Greg O’Neill

Foresters oversee the planting of around 250 million trees each year in British Columbia. For every site where trees are planted, a decision has to be made about which seeds to use. The objective? To select varieties that are most likely to result in strong, resilient trees that grow rapidly and can withstand natural adversity—like pests and climate change.

That’s where the BC Ministry of Forest, Lands and Natural Resource Operations comes in, and the work of forest geneticists like Greg O’Neill. In particular, O’Neill’s work focuses on how to select seed that will result in trees that are better adapted to climate change.

“We’re trying to do what nature does naturally,” he says. “The climate’s shifted many times in past, but right now, the climates are changing so fast, trees cannot keep up.”

Along with his colleagues at the Kalamalka Forestry Centre in Vernon, O’Neill is leading the way nationally in his field, a profession he says he came into by chance. After completing a bachelor’s degree in biology and a master’s degree in forest ecology, both at the University of British Columbia, he worked for a year before enrolling at Oregon State University and completing a doctorate in forest genetics, with a focus on the genetics of adaptation in Douglas fir.

“It was a launching pad,” he says of his doctoral research. “It gave me all the tools necessary to start studying how tree populations differ. Understanding that is the basis for understanding climate change.”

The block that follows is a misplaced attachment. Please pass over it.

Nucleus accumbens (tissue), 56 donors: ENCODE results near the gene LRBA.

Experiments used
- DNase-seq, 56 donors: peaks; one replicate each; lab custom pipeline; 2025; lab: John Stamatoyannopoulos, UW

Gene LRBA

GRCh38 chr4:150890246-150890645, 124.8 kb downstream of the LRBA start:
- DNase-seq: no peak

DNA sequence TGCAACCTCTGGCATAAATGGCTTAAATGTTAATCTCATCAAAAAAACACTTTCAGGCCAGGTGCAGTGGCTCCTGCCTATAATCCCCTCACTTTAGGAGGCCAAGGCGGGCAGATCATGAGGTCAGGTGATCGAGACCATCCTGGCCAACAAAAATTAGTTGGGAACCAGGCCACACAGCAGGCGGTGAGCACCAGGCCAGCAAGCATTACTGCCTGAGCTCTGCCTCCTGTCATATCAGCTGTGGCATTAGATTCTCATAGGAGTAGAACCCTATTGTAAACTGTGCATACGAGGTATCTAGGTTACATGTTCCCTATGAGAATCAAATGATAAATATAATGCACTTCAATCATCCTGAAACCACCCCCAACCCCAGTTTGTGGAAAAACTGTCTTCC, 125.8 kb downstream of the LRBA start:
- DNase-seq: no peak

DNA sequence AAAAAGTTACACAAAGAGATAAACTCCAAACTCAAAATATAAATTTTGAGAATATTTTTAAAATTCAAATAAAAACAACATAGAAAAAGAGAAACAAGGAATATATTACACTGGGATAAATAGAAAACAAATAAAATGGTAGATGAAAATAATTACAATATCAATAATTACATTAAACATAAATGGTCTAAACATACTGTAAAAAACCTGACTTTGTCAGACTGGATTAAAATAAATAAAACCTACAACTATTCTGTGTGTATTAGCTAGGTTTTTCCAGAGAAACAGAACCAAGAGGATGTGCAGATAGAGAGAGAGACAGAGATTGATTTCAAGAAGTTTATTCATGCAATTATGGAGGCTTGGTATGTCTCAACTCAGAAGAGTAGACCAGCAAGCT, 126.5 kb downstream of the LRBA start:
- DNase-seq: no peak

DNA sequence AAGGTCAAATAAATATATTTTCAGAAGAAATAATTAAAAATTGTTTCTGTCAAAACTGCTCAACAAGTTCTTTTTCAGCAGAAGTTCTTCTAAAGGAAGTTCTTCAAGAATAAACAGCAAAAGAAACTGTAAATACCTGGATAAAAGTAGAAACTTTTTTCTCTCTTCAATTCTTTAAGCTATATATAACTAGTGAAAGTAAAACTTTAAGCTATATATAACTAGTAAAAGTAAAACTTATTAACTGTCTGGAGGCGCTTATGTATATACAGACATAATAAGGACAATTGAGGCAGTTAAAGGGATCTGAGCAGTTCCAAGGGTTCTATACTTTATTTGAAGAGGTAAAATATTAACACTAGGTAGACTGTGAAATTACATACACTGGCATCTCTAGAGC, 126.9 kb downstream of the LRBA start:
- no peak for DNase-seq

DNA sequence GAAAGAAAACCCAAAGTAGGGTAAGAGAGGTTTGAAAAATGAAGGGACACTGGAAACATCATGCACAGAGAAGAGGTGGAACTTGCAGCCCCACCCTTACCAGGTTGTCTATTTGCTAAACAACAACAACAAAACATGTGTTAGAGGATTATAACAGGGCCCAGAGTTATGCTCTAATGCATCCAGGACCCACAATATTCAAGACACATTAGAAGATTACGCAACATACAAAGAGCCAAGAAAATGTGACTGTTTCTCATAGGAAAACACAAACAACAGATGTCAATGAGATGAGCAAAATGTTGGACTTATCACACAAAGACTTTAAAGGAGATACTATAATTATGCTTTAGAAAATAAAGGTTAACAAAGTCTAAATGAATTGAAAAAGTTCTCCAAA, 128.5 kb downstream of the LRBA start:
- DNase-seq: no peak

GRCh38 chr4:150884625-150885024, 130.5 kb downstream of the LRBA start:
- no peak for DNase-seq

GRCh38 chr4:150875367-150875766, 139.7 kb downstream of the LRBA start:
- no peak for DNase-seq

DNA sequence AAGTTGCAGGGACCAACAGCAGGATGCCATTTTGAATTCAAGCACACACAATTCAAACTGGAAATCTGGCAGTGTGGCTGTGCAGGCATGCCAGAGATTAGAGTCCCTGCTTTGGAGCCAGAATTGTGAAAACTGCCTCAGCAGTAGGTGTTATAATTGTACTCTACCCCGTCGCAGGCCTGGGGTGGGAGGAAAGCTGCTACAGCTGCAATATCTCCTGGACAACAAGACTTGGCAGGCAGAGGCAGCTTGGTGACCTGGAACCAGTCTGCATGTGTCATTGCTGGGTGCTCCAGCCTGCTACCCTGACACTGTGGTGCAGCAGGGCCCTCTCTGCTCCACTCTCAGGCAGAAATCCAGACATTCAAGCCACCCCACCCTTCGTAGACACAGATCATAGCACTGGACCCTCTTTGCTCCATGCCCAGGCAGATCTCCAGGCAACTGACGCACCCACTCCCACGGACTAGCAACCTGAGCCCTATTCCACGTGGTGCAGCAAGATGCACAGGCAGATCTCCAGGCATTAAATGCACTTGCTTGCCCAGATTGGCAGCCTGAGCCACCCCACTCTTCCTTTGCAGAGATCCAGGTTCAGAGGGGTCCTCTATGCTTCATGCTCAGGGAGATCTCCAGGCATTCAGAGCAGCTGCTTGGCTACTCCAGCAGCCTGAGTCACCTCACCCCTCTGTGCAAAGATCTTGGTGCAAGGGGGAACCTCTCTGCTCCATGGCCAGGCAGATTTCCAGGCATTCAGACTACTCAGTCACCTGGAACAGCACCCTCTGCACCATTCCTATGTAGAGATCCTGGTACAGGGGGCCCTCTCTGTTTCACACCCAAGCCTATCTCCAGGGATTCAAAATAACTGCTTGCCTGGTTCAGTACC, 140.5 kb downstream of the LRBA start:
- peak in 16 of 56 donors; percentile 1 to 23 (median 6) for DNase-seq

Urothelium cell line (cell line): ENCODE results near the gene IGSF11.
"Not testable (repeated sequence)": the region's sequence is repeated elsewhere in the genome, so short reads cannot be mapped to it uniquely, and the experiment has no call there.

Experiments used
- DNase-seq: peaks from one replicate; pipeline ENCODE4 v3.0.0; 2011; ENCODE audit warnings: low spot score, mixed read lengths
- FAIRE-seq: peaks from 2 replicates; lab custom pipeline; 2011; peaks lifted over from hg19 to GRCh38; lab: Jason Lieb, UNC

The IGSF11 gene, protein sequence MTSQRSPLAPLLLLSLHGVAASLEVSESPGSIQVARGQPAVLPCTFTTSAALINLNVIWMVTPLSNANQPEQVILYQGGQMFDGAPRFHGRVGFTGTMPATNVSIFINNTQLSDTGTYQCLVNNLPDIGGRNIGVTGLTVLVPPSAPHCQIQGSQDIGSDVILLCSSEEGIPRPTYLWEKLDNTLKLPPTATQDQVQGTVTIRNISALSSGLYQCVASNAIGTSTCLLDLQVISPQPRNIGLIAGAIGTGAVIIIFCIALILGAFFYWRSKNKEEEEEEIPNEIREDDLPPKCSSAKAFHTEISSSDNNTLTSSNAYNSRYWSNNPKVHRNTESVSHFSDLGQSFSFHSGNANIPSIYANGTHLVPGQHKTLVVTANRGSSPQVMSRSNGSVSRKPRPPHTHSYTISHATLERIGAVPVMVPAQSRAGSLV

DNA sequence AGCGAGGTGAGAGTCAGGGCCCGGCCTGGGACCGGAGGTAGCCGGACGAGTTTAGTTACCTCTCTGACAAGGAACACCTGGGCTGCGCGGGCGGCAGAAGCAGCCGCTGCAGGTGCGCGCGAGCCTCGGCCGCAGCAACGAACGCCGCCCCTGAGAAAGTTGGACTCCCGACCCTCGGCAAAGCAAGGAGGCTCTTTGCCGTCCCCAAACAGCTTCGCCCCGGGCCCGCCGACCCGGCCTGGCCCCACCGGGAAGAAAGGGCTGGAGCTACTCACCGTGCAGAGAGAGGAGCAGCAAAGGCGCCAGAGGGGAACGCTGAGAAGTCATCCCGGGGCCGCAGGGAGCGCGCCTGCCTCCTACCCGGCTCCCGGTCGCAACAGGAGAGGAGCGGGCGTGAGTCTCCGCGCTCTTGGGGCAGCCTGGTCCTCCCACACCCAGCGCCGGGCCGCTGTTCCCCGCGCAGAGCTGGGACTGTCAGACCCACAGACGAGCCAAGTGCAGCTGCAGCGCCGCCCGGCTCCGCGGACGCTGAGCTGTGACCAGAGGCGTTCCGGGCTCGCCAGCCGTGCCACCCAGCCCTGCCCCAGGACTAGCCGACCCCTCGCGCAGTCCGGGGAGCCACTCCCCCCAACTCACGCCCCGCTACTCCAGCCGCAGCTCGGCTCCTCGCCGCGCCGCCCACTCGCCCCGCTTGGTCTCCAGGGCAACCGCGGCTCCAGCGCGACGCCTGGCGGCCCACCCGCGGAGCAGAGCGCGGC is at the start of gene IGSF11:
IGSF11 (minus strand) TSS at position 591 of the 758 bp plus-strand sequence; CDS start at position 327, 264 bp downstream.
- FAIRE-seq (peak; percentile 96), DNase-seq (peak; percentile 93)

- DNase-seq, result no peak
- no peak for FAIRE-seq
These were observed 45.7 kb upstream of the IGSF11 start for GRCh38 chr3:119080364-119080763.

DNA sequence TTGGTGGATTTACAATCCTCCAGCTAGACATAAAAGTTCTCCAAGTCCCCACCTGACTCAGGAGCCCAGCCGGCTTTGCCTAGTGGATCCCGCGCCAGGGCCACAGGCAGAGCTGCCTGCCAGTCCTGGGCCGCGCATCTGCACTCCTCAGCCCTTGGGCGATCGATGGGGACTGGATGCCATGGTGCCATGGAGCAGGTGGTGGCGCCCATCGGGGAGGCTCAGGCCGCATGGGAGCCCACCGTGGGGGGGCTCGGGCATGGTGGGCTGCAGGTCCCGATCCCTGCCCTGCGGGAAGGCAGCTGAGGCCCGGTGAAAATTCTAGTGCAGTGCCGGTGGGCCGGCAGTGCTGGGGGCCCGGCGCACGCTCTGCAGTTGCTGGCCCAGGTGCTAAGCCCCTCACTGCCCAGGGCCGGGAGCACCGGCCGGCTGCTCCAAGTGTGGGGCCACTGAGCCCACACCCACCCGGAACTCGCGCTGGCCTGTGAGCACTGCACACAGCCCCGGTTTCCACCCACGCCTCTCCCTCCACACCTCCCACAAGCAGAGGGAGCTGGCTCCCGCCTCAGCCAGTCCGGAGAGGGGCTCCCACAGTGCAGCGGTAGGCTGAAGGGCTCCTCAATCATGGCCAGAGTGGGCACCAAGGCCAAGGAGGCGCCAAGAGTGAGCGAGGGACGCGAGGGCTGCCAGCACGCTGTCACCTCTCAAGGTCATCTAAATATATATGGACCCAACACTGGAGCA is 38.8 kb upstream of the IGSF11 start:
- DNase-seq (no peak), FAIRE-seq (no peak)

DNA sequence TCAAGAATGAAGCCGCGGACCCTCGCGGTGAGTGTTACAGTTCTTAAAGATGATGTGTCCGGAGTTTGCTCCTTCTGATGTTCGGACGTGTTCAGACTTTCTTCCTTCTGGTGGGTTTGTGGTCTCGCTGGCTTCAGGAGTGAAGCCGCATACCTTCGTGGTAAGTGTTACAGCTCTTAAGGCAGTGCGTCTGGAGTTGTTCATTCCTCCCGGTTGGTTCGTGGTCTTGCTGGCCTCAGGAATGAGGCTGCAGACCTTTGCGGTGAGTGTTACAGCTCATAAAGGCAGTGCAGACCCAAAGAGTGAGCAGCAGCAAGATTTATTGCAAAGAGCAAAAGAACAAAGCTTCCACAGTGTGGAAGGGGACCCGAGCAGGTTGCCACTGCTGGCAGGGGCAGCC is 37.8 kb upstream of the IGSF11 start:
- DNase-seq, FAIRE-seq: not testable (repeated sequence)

At the time of his PhD, responding to climate change was barely on the horizon. “It was pure luck that my PhD prepared me very well to study responses to climate change in forestry,” he says.

Following some post-doctoral research at UBC, O’Neill worked as a consultant with the Ministry of Forests and was ultimately hired full time. “I was hired as a tree breeder, but I never did any tree breeding,” O’Neill explains with a laugh. “The man I was hired to replace never retired. I saw this gap, this need for finding strategies to address climate change in forest plantation and forest establishment.”

O’Neill decided to look for solutions to mitigate the impacts of climate change, and turned his focus to BC’s provenance trials—massive plantation experiments with row upon row of carefully marked trees grown with seed sourced from around the province. He saw a new opportunity in the provenance trials: “They are ideal climate change laboratories. It was one of these serendipitous discoveries of science—you do something for one reason and it turns out it has applications to some entirely different areas.”

His goal over the next few years is to change provincial policies on seed selection to ensure those 250 million trees we plant each year will be pre-adapted to warmer climates. BC’s forests are in good hands.